Of all the artworks in this series of readymades, Fountain is perhaps the best known because the symbolic meaning of the toilet takes the conceptual challenge posed by the readymades to their most visceral extreme.[29] Similarly, philosopher Stephen Hicks[30] argued that Duchamp, who was quite familiar with the history of European art, was obviously making a provocative statement with Fountain:

The artist is a not great creator—Duchamp went shopping at a plumbing store. The artwork is not a special object—it was mass-produced in a factory. The experience of art is not exciting and ennobling—at best it is puzzling and mostly leaves one with a sense of distaste. But over and above that, Duchamp did not select just any ready-made object to display. In selecting the urinal, his message was clear: Art is something you piss on.[30]

Since the photograph taken by Stieglitz is the only image of the original sculpture, there are some interpretations of Fountain by looking not only at reproductions but this particular photograph. Tomkins notes that "it does not take much stretching of the imagination to see in the upside-down urinal's gently flowing curves the veiled head of a classic Renaissance madonna or a seated Buddha or, perhaps more to the point, one of Brâncuși's polished erotic forms."[31]

The meaning (if any) and intention of both the piece and the signature "R. Mutt", are difficult to pin down precisely. It is not clear whether Duchamp had in mind the German "Armut" (meaning "poverty"), or possibly "Urmutter" (meaning “great mother”).[20] The name R. Mutt could also be a play on its commercial origins or on the famous comic strip of the time, Mutt and Jeff (making the urinal perhaps the first work of art based on a comic).[32] In German, Armut means poverty, although Duchamp said the R stood for Richard, French slang for "moneybags", which makes Fountain a kind of scatological golden calf.[9]

Rhonda Roland Shearer in the online journal Tout-Fait (2000) suspects that the Stieglitz photograph is a composite of different photos, while other scholars such as William Camfield have never been able to match the urinal shown in the photo to any urinals found in the catalogues of the time period.[19]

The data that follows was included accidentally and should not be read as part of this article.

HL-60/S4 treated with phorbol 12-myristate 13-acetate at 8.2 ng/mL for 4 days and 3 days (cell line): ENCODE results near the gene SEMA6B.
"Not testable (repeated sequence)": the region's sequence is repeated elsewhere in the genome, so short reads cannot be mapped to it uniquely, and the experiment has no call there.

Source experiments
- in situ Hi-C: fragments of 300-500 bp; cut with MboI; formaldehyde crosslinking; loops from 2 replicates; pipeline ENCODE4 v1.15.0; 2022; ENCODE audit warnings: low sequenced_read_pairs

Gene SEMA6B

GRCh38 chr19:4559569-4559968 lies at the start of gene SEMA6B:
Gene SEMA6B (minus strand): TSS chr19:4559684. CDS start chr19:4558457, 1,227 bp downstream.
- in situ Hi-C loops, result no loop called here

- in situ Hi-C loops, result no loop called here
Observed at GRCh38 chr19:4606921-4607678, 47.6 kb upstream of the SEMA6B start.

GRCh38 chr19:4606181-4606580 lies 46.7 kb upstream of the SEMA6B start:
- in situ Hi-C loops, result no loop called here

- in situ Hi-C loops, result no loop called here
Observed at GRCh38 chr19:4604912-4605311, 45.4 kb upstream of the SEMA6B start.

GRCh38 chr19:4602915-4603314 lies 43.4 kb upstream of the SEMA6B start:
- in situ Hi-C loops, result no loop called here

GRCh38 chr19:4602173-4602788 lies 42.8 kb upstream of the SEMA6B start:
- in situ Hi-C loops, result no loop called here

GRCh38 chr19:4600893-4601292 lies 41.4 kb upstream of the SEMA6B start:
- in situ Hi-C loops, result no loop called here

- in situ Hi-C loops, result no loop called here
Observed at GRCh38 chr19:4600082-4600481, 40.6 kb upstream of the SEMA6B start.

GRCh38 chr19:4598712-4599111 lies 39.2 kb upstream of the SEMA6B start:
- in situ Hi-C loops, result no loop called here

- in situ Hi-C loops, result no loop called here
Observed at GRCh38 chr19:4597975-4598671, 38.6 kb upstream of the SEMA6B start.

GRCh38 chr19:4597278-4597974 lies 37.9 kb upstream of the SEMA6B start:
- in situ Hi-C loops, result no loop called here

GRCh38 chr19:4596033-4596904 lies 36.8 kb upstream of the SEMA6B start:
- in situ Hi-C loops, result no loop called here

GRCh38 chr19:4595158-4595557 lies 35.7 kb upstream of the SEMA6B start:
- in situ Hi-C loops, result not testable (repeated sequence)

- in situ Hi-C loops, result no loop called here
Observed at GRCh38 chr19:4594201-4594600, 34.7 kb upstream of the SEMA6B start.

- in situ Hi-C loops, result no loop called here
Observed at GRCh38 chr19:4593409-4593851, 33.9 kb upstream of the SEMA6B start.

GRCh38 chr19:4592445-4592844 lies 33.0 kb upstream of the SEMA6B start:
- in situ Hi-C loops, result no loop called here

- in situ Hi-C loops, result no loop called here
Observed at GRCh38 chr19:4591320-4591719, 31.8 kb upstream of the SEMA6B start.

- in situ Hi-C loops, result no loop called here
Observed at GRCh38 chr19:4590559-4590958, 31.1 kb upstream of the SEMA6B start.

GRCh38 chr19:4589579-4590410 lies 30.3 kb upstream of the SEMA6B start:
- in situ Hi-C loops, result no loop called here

During the 1950s and 1960s, as Fountain and other readymades were rediscovered, Duchamp became a cultural icon in the world of art, exemplified by a "deluge of publications", as Camfield noted, "an unparalleled example of timing in which the burgeoning interest in Duchamp coincided with exhilarating developments in avant-garde art, virtually all of which exhibited links of some sort to Duchamp." His art was transformed from "a minor, aberrant phenomenon in the history of modern art to the most dynamic force in contemporary art."[19][23]

3. Legacy

In December 2004, Duchamp's Fountain was voted the most influential artwork of the 20th century by 500 selected British art world professionals. Second place was afforded to Picasso's Les Demoiselles d'Avignon (1907) and third to Andy Warhol's Marilyn Diptych (1962).[33] The Independent noted in a February 2008 article that with this single work, Duchamp invented conceptual art and "severed forever the traditional link between the artist's labour and the merit of the work".[34]

Jerry Saltz wrote in The Village Voice in 2006:

Duchamp adamantly asserted that he wanted to "de-deify" the artist. The readymades provide a way around inflexible either-or aesthetic propositions. They represent a Copernican shift in art. Fountain is what's called an "acheropoietoi," [sic] an image not shaped by the hands of an artist. Fountain brings us into contact with an original that is still an original but that also exists in an altered philosophical and metaphysical state. It is a manifestation of the Kantian sublime: A work of art that transcends a form but that is also intelligible, an object that strikes down an idea while allowing it to spring up stronger.[9]

The prices for replicas, editions, or works that have some ephemeral trace of Duchamp reached its peak with the purchase of one of the eight 1964 replicas of Fountain for $1.7 million at Sotheby's in November 1999.[35]

3.1. Interventions

An inexact Fountain replica, Scottish National Gallery of Modern Art.